4. One thing we don't count is people! So, how did we take a census in Biblical times? And if we count so many things, why don't we count people, too?
(יב) כִּ֣י תִשָּׂ֞א אֶת־רֹ֥אשׁ בְּנֵֽי־יִשְׂרָאֵ֘ל לִפְקֻדֵיהֶם֒ וְנָ֨תְנ֜וּ אִ֣ישׁ כֹּ֧פֶר נַפְשׁ֛וֹ לַה' בִּפְקֹ֣ד אֹתָ֑ם וְלֹא־יִהְיֶ֥ה בָהֶ֛ם נֶ֖גֶף בִּפְקֹ֥ד אֹתָֽם׃
(12) When you take a census of the Israelite people according to their enrollment, each shall pay the LORD a ransom for himself on being enrolled, that no plague may come upon them through their being enrolled.
(א) כי תשא. לְשׁוֹן קַבָּלָה, כְּתַרְגּוּמוֹ; כְּשֶׁתַּחְפֹּץ לְקַבֵּל סְכוּם מִנְיָנָם לָדַעַת כַּמָּה הֵם, אַל תִּמְנֵם לַגֻּלְגֹּלֶת, אֶלָּא יִתְּנוּ כָּל אֶחָד מַחֲצִית הַשֶּׁקֶל וְתִמְנֶה אֶת הַשְּׁקָלִים וְתֵדַע מִנְיָנָם:
"When you take a census" - The sense is: when you wish to obtain the sum total of their number — to know how many they are — do not take their census by their polls but each of them shall give half a shekel, and you shall count these, and so ascertain their number.
...דאמר רבי יצחק אסור למנות את ישראל אפילו לדבר מצוה דכתיב (שמואל א יא, ח) ויפקדם בבזק...רבי אלעזר כל המונה את ישראל עובר בלאו שנאמר (הושע ב, א) והיה מספר בני ישראל כחול הים אשר לא ימד רב נחמן בר יצחק אמר עובר בשני לאוין שנאמר לא ימד ולא יספר...
...Rabbi Yitzḥak said: It is prohibited to count Jews directly, even for the purposes of a mitzva, as it is written concerning King Saul and his count of his soldiers: “And he numbered them with bezek(I Samuel 11:8), meaning that he counted them through shards, one shard representing each man, rather than counting them directly...Rabbi Elazar said: Whoever counts a group of Jews violates a negative mitzva, as it is stated: “And the number of the children of Israel will be like the sand of the sea, which cannot be measured” (Hosea 2:1). Rabbi Elazar interprets the verse to be saying: Which may not be measured. Rav Naḥman bar Yitzḥak said: One who counts a group of Jews in fact violates two negative mitzvot, as it is stated in that verse: “Which cannot be measured and cannot be counted” (Hosea 2:1).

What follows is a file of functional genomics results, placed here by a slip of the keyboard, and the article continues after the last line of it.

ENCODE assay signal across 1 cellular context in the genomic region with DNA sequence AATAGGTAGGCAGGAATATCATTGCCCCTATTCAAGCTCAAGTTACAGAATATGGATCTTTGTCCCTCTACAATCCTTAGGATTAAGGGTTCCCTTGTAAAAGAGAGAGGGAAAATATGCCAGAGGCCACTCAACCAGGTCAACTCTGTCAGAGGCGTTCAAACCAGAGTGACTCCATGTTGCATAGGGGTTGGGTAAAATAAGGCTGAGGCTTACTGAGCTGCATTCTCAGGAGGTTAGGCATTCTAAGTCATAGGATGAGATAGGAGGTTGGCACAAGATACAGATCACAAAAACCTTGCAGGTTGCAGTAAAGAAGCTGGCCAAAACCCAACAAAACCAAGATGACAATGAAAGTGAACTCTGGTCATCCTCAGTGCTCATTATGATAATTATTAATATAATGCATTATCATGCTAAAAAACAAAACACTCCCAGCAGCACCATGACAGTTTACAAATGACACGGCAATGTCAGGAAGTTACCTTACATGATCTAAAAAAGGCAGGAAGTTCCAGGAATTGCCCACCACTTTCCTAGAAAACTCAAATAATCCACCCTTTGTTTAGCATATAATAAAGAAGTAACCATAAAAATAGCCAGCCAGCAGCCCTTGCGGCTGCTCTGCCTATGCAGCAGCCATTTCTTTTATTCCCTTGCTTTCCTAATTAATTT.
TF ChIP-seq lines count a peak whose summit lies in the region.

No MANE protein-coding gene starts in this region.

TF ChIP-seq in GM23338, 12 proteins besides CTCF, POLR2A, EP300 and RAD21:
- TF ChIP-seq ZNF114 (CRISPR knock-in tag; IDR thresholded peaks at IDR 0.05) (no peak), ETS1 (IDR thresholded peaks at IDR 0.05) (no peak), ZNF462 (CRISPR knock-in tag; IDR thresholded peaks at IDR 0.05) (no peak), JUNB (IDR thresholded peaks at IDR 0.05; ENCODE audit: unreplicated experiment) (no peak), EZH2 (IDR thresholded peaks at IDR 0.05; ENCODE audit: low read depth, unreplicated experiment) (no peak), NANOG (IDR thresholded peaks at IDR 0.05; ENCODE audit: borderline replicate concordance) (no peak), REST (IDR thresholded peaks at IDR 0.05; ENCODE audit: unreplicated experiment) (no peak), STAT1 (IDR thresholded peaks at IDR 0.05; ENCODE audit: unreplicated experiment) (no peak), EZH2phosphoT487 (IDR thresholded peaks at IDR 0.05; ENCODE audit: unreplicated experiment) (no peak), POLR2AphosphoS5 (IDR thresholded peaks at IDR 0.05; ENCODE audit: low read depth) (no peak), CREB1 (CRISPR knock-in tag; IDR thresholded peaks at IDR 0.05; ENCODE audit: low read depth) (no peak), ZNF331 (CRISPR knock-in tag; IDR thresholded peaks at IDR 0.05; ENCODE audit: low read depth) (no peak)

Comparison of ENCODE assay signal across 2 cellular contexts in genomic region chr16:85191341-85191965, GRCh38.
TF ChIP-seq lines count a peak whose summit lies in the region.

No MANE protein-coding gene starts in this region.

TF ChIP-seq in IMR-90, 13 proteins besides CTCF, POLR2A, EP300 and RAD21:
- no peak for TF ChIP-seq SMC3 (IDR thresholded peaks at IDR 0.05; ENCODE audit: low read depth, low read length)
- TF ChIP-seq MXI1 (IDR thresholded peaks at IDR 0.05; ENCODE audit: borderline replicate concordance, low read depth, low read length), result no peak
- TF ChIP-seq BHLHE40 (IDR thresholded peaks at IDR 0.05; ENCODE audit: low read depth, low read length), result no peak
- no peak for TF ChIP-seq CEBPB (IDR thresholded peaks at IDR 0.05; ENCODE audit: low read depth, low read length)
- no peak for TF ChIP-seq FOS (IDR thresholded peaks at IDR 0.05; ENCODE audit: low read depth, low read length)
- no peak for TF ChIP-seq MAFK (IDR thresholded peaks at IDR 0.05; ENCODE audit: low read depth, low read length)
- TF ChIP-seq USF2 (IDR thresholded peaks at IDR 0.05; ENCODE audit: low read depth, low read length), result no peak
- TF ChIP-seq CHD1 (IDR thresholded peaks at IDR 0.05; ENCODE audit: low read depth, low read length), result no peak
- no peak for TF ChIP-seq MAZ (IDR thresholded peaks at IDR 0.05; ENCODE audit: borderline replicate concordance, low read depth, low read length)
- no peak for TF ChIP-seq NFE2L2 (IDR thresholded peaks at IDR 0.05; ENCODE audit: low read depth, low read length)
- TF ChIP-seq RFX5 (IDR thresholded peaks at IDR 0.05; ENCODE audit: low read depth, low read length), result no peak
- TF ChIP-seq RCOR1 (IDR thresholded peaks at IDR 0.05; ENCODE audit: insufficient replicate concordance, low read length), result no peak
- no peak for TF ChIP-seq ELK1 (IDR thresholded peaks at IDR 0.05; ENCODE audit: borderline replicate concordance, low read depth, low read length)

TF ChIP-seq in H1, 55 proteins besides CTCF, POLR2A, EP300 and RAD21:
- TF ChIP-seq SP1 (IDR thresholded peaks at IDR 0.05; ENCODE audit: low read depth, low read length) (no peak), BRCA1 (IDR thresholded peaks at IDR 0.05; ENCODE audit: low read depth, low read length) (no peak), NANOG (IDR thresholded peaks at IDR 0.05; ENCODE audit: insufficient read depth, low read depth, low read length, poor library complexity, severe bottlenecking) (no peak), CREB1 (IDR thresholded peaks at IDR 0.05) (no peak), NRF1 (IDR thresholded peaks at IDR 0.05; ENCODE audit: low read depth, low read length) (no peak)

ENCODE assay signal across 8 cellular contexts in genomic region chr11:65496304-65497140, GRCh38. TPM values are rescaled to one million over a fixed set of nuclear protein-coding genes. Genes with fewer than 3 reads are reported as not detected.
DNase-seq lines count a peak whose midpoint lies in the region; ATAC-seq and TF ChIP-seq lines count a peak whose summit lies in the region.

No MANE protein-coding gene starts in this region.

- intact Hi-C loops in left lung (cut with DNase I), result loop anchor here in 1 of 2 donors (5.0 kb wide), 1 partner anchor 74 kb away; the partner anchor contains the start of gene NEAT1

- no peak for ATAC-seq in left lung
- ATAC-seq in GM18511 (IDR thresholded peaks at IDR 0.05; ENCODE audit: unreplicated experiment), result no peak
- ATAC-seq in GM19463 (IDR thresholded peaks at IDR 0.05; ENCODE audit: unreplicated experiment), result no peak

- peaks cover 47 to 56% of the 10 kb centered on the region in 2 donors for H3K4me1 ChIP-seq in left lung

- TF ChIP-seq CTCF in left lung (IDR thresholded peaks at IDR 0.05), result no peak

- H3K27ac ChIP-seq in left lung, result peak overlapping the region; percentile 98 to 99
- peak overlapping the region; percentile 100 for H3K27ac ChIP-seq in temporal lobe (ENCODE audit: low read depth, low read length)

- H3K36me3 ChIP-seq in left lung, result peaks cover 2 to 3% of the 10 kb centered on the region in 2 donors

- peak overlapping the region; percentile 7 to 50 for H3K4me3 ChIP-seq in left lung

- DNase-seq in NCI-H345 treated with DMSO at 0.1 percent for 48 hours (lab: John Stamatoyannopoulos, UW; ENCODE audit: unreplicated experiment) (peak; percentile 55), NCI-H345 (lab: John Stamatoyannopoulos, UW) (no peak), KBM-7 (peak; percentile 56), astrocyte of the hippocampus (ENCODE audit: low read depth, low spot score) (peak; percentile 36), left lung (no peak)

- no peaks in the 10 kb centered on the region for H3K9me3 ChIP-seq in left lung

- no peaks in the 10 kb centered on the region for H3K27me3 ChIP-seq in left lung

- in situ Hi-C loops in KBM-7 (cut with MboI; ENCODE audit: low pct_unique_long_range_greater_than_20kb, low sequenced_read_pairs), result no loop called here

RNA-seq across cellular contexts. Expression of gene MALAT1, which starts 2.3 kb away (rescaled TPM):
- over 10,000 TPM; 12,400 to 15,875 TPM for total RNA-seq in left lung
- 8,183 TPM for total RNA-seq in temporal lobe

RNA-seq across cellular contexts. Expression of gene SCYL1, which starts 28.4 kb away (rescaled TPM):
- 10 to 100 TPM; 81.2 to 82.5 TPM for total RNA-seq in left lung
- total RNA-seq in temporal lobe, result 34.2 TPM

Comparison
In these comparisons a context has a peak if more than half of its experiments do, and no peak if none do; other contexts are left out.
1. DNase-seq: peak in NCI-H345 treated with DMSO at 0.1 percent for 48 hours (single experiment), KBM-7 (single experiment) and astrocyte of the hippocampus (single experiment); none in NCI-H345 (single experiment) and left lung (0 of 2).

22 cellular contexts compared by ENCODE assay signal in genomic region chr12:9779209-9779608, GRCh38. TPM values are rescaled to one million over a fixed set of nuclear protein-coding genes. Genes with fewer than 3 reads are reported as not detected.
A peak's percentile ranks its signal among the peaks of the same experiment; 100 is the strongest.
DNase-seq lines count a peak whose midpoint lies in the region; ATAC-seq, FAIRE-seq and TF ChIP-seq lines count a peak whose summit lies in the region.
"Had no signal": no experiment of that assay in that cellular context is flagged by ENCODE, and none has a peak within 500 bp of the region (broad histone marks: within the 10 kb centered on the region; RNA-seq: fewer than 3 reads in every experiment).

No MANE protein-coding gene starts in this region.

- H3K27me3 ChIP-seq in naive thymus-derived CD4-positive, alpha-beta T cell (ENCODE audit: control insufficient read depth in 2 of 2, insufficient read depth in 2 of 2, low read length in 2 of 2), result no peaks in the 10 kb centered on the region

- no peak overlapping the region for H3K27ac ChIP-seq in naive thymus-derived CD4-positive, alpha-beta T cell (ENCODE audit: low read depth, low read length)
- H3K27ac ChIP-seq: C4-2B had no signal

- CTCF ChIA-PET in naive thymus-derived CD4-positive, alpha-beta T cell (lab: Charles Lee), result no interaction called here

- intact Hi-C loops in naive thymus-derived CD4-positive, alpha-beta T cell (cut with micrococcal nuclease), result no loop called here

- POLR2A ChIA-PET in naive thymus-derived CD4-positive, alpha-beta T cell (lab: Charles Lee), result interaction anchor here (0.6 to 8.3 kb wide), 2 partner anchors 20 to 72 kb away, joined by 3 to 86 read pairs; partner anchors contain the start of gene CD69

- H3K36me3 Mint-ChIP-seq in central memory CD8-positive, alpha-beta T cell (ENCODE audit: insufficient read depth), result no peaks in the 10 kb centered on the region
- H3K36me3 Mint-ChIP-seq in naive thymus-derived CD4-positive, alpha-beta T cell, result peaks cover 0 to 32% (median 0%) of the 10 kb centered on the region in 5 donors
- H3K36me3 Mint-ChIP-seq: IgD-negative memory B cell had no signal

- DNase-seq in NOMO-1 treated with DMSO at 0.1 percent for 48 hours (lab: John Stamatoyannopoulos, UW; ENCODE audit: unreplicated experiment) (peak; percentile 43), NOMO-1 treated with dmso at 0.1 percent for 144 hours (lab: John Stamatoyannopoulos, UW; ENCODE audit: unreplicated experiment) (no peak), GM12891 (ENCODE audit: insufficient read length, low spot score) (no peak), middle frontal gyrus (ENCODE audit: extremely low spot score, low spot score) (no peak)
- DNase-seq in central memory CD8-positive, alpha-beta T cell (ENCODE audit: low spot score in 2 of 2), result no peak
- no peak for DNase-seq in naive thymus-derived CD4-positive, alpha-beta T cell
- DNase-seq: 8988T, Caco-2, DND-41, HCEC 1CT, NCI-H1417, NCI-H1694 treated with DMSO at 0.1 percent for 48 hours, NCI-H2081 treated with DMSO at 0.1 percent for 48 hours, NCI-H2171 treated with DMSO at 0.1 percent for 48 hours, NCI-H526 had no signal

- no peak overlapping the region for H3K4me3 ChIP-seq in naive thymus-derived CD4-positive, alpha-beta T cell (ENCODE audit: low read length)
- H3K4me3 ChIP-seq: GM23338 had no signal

(ב) ולא יהיה בהם נגף. שֶׁהַמִּנְיָן שׁוֹלֵט בּוֹ עַיִן הָרָע, וְהַדֶּבֶר בָּא עֲלֵיהֶם, כְּמוֹ שֶׁמָּצִינוּ בִימֵי דָּוִד (שמואל ב כ"ד):
"That no plague may come upon them" - For numbers (i.e. things that have been numbered) are subject to the influence of the “evil eye”, and therefore if you count them by their polls pestilence may befall them, as we find happened, in the days of David (II Samuel 24:10 and 15).
5. We don't count other people, but we do count the days since we last saw a loved one. Is there anyone in your life you have not seen for a while (surely, during the pandemic, the answer is "yes" for many of us). There's a special berakha we make when it's been a certain number of days since we last saw someone:
אָמַר רַבִּי יְהוֹשֻׁעַ בֶּן לֵוִי: הָרוֹאֶה אֶת חֲבֵירוֹ לְאַחַר שְׁלֹשִׁים יוֹם, אוֹמֵר: ״בָּרוּךְ … שֶׁהֶחֱיָינוּ וְקִיְּימָנוּ וְהִגִּיעָנוּ לַזְּמַן הַזֶּה״. לְאַחַר שְׁנֵים עָשָׂר חֹדֶשׁ, אוֹמֵר: ״בָּרוּךְ … מְחַיֵּה הַמֵּתִים״. אָמַר רַב: אֵין הַמֵּת מִשְׁתַּכֵּחַ מִן הַלֵּב אֶלָּא לְאַחַר שְׁנֵים עָשָׂר חֹדֶשׁ. שֶׁנֶּאֱמַר: ״נִשְׁכַּחְתִּי כְּמֵת מִלֵּב הָיִיתִי כִּכְלִי אוֹבֵד״.
Rabbi Yehoshua ben Levi said: One who sees his friend after thirty days have passed since last seeing him recites: Blessed…Who has given us life, sustained us and brought us to this time. One who sees his friend after twelve months recites: Blessed…Who revives the dead. As Rav said: A dead person is only forgotten from the heart after twelve months have elapsed, as it is stated: “I am forgotten as a dead man out of mind; I am like a lost vessel” (Psalms 31:13), and with regard to the laws of lost objects, it is human nature to despair of recovering a lost object after twelve months (see Bava Metzia 28a).
Can you think of other things that we count in Jewish tradition?
What do you count in your own life?